Slide background

Solicitors Regulation Authority grants first licence to local authority-owned ABS

The Solicitors Regulation Authority has given the green light to the first alternative business structure to be majority owned by a local authority.

Under the ABS licence, the legal teams at Buckinghamshire County Council and Milton Keynes Fire Authority will be able to operate through a private limited company called Buckinghamshire Law Plus.

In a statement, the county council and the fire authority said the business was projected to make a £1.7m shared profit over its first five years.

“The potential client base will be expanded through the formation of the ABS which will remove the current restrictions on external trading and open up a wide market for its services,” they added.

Article continues below...

“This market includes academies and higher educational establishments, housing associations, health services, ‘Blue Light’ services and mutual organisations.”

The ABS licence was granted yesterday (7 August) and will be effective from 24 November 2014.

Implementation is to take place in a series of tranches over the next six months, starting from September, subject to Cabinet Member agreement.

Anne Davies, Head of Legal at Buckinghamshire, said: “This is great news because it will mean that vast numbers of people and organisations who are not normally able to have access to expert legal advice will be able to come to this new company.

“The public and voluntary sector community will reap the benefit of having a trusted, and extremely competitively-priced, law firm at their disposal.”

Davies continued: “The overall benefits are potentially enormous. Buckinghamshire Law Plus will have access to experienced solicitors in all areas of the law, while the income generation will bring in much-needed revenue for the council in times of austerity. The council as a majority shareholder can put some of the profits into its reserves which means it will need less money from taxpayers to pay for essential services.”

She added: “The advice we are offering will be on all forms of law relevant to the public sector from solicitors nuanced to reflect the needs of the public sector.”

Davies said staff working for Buckinghamshire Law Plus would also benefit by experiencing a wider range of work and clients. “The focus on providing quality, affordable services will enable the new company to attract the best candidates as and when the recruitment of staff is required.”

Work will be done on changing the contracts of the existing 63 fee-earners so they are employees of both the council and Buckinghamshire Law Plus.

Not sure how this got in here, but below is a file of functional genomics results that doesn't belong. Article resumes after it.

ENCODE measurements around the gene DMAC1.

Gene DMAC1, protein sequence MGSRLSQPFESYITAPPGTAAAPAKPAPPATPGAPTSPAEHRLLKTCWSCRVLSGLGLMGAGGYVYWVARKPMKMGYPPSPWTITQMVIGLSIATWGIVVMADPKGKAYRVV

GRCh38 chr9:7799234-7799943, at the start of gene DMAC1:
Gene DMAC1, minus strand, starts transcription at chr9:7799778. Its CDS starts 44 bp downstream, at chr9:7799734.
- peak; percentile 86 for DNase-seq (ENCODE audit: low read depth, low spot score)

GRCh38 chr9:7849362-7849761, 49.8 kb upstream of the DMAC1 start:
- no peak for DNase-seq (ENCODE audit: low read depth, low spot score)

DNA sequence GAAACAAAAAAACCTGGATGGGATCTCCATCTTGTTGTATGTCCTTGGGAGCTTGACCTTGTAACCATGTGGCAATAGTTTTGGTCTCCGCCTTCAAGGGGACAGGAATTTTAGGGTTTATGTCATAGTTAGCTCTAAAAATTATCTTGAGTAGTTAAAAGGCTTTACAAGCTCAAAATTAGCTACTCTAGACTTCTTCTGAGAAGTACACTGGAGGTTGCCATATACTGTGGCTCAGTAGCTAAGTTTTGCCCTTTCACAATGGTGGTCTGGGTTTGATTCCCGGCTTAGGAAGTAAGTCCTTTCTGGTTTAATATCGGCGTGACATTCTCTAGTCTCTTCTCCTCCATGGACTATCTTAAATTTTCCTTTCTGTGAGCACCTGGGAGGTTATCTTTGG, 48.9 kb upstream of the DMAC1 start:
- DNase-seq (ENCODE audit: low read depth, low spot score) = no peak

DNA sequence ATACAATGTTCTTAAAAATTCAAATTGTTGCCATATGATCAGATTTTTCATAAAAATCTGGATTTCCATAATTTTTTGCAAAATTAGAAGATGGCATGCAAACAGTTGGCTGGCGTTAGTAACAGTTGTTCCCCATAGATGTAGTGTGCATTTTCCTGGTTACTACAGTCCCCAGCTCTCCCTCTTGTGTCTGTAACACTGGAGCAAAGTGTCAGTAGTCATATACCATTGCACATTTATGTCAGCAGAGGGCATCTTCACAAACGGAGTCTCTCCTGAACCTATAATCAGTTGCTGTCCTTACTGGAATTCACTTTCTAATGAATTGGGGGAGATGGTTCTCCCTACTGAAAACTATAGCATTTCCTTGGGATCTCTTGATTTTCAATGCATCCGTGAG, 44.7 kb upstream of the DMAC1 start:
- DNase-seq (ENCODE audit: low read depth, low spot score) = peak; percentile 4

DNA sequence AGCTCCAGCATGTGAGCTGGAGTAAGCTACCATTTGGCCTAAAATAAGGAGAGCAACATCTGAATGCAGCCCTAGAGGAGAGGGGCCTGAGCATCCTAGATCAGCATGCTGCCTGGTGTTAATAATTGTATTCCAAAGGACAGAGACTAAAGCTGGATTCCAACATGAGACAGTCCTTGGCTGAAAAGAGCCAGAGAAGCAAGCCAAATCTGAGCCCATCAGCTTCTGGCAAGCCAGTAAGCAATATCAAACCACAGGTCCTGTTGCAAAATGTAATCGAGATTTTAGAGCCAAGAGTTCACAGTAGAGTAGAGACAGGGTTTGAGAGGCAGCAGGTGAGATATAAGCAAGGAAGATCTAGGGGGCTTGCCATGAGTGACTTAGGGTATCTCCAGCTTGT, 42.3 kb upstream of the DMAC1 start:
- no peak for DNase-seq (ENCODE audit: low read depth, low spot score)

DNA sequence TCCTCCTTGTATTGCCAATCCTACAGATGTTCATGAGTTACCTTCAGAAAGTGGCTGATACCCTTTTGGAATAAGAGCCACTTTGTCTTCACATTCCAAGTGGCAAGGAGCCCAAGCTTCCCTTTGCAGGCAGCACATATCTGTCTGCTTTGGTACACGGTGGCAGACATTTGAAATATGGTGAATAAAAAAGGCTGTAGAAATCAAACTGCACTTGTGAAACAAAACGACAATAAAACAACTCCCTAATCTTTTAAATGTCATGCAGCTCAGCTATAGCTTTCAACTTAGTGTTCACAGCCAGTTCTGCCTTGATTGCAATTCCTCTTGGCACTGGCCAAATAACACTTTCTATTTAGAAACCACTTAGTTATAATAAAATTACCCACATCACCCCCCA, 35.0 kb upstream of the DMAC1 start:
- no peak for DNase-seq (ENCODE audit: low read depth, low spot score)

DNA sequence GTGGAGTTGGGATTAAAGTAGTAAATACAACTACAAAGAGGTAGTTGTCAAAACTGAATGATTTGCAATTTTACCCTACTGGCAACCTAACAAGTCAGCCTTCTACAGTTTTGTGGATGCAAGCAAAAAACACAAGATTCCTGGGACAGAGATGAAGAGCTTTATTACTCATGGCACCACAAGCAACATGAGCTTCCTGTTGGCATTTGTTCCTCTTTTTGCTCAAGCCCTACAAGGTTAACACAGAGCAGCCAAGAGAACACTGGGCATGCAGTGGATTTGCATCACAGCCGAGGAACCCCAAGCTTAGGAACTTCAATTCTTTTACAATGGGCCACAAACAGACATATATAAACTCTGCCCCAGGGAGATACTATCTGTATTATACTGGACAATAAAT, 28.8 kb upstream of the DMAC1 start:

Graham Britten, the fire authority’s Director of Legal and Governance, said: “I enjoy working with lawyers who use the law creatively for the public sector to be innovative or to cut costs. Here, the legal teams will be applying those same principles to the delivery of a quality legal service itself.”

Peter Hardy, the county council’s Cabinet Member for Finance and Resources, said: “I am thrilled that Buckinghamshire has become the first authority to be granted this licence. It is a bold and exciting move which should really benefit everybody involved, as well as helping our taxpayers.”

On the entry on the SRA’s register of licensed bodies (ABS), Davies is the Head of Legal Practice while Mark Caprio is the Head of Finance and Administration. The practising addresses are given as County Hall and the fire authority’s brigade headquarters, both in Aylesbury.

Buckinghamshire Law + Limited will be licensed to undertake the following reserved legal activities: rights of audience; conduct of litigation; reserved instrument activities; probate activities; and administration of oaths.

The terms and conditions of the licence are set out as follows:

“The general conditions which apply to licensed bodies contained in Rule 8 of the SRA Authorisation Rules for Legal Services Bodies and Licensable Bodies as applicable.

“Any obligation which may from time to time be imposed on the firm or a manager, employee, or non-authorised interest-holder in the firm by or under the SRA's licensing rules or by or under the LSA, or any other enactment

“The firm may carry on exempt regulated activities under Part XX of the Financial Services and Markets Act 2000 provided that such activities arise out of or are complementary to the firm’s reserved legal activities or other legal activities.”

A number of local authority legal teams have submitted or plan to submit applications for an ABS licence.

A decision by the SRA on the application made by HB Public Law – the shared legal service between Harrow and Barnet Councils – is understood to be imminent.

Crispin Passmore, Executive Director for Policy at the SRA, said the concept of ABSs was introduced to liberalise the market and encourage innovation in the way that legal services are delivered.

“The creation of a public sector ABS is a great example of this innovation coming to the fore,” he argued. “It allows councils and other public service providers to pursue the shared services agenda and realise savings and efficiencies that are passed on to council tax payers.”

Sponsored Editorial

Slide background